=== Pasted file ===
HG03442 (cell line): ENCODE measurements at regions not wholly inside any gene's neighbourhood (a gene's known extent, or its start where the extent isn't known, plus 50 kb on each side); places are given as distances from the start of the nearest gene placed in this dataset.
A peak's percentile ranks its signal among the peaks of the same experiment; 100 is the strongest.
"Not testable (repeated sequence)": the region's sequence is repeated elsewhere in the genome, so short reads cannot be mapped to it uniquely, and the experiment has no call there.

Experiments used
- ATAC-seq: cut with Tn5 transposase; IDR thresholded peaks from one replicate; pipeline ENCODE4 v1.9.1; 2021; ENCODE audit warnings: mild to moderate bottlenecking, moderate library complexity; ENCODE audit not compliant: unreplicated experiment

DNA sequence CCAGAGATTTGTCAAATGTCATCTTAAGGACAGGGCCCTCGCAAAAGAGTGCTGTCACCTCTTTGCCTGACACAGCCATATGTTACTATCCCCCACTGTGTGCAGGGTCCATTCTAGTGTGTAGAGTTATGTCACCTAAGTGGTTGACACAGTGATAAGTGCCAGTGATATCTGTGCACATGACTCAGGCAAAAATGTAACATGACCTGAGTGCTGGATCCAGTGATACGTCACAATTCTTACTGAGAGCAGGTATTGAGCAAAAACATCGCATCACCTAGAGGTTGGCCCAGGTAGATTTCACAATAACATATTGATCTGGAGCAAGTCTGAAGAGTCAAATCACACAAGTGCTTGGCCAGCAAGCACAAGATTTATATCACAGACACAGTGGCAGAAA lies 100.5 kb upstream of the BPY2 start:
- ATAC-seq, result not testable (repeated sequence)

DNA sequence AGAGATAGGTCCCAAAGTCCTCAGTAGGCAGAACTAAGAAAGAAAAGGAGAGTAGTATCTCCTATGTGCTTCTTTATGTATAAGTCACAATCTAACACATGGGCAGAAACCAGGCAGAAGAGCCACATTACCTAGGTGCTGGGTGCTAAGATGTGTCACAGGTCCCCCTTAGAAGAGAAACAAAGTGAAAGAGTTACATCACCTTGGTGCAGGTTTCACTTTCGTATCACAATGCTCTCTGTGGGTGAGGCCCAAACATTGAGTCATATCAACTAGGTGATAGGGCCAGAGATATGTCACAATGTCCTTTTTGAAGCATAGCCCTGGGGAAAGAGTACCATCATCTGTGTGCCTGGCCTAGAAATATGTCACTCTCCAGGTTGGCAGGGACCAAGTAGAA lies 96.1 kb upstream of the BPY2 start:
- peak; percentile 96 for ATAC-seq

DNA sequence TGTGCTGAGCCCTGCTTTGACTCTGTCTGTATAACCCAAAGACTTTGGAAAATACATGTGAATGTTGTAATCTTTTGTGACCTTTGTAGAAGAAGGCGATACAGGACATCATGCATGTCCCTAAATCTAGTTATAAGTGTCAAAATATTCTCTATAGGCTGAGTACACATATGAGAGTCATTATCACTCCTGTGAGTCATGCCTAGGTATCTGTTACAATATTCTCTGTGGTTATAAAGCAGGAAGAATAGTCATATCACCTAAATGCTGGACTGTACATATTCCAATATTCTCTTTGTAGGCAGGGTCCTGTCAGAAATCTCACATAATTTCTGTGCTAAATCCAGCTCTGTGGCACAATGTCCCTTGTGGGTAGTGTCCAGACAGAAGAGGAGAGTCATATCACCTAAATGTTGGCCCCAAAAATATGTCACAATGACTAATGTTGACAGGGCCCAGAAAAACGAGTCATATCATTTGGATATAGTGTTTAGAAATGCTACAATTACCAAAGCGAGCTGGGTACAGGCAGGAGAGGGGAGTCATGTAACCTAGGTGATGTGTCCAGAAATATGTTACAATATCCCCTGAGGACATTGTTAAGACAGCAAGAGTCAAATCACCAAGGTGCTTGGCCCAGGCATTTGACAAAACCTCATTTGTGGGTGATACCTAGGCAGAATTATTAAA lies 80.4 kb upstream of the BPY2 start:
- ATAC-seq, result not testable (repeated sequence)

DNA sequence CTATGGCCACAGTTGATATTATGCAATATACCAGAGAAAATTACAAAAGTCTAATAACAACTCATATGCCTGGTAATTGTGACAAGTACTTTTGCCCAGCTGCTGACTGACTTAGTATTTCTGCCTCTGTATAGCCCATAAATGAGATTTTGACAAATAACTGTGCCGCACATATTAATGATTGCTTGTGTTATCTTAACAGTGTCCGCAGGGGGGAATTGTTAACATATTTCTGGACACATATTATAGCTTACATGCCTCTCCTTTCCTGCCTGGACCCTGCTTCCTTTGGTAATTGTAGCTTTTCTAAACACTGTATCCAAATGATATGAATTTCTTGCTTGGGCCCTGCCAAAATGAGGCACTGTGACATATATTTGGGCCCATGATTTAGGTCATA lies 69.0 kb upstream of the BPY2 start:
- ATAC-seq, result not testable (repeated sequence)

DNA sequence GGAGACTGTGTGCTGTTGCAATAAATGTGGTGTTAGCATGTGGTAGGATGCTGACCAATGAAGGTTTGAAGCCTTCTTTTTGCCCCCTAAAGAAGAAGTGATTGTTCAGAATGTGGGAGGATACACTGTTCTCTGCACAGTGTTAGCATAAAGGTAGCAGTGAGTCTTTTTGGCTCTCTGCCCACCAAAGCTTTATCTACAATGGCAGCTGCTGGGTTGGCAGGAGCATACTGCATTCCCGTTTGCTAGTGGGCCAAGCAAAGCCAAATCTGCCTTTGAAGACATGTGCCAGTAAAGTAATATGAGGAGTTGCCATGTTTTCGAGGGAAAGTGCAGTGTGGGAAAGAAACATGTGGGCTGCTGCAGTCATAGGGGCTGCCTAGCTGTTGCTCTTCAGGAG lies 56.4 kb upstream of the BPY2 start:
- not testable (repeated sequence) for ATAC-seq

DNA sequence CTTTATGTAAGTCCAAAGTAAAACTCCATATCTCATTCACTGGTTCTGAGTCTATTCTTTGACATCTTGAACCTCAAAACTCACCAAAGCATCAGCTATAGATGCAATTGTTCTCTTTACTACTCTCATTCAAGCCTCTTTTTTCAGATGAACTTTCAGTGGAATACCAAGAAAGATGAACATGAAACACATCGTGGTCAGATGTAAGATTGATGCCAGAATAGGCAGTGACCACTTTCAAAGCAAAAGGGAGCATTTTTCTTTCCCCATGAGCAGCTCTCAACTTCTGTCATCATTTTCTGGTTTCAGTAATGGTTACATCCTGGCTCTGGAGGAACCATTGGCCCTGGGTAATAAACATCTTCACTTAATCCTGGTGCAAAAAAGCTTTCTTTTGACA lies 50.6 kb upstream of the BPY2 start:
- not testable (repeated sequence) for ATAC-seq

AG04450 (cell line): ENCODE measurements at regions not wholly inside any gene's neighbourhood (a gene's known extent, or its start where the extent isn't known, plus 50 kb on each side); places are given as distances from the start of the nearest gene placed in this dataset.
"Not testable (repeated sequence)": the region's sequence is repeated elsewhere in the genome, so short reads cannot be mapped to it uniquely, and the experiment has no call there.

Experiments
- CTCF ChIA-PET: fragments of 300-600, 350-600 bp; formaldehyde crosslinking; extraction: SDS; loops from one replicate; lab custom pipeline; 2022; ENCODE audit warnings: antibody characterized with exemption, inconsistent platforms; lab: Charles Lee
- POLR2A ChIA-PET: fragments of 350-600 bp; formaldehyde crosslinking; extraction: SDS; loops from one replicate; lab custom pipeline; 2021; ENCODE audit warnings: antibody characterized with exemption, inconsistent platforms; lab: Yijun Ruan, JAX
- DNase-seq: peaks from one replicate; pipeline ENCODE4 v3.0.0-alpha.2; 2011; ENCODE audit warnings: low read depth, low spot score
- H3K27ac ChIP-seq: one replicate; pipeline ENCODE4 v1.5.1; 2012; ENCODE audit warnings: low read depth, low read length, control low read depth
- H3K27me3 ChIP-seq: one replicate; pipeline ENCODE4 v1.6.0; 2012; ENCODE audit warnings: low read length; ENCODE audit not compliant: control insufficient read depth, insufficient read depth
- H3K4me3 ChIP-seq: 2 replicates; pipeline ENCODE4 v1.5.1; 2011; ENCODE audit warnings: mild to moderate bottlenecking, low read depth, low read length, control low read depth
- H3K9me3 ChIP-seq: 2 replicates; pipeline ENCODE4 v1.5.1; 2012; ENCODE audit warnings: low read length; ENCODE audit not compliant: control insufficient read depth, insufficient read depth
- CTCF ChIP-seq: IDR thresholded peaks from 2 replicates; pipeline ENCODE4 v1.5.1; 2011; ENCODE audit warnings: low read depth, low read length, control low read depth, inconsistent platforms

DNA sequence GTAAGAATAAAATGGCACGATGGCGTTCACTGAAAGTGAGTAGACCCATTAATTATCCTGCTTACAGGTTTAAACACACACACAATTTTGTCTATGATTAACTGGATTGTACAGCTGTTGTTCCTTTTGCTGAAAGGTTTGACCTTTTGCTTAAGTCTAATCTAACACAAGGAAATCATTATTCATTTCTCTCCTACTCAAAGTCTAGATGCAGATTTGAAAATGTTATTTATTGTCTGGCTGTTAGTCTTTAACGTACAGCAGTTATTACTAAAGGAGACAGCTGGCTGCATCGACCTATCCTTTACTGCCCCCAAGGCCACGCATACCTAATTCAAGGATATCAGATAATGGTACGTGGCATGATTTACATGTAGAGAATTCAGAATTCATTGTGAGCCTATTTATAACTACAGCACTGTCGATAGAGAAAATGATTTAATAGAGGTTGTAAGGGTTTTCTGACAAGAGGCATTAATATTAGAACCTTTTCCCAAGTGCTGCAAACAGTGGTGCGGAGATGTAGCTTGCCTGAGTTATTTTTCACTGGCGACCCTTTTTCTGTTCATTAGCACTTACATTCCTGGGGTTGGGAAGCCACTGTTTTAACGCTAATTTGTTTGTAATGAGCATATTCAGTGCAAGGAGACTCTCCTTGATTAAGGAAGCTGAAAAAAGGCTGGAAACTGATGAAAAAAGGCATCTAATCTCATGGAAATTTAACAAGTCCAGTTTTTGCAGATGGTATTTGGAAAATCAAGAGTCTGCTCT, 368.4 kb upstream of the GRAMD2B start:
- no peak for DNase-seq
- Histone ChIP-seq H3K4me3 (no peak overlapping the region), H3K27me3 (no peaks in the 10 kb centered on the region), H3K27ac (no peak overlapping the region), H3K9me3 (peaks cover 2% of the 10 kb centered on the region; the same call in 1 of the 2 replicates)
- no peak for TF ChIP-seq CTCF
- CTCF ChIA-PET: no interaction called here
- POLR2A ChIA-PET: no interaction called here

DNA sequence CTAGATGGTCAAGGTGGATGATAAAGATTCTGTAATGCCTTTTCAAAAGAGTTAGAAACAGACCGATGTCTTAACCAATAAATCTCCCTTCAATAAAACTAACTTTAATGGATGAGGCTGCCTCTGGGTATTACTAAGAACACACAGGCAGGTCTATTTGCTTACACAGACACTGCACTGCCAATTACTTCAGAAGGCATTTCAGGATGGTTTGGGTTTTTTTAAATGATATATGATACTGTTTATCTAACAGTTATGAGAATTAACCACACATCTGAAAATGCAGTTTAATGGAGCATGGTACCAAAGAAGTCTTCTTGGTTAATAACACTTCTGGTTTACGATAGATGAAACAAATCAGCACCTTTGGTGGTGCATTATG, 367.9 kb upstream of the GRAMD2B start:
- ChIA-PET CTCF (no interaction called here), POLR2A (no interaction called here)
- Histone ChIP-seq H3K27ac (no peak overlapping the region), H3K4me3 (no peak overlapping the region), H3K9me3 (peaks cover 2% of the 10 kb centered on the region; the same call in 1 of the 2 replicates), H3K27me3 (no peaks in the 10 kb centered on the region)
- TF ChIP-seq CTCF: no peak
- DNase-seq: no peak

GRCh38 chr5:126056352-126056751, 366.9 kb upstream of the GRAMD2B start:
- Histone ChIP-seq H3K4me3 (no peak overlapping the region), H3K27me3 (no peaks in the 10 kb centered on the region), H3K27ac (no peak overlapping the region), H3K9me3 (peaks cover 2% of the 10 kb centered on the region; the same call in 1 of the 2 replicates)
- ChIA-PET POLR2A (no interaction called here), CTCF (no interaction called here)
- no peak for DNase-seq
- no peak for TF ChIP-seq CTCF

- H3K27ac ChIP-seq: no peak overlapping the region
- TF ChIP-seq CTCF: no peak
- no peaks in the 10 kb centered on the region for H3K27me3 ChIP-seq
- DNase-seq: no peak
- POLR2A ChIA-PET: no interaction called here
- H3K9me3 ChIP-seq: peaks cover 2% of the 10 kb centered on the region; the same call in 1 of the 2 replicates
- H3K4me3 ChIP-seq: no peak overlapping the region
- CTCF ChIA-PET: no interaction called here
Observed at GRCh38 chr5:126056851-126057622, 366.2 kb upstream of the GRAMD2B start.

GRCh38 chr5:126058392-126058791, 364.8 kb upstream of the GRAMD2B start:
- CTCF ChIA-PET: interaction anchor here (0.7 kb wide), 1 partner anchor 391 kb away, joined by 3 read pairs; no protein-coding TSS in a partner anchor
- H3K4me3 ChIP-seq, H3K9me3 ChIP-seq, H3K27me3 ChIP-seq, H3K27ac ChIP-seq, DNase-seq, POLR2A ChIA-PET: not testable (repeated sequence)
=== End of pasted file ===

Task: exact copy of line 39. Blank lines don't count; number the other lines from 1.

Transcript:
- DNase-seq: no peak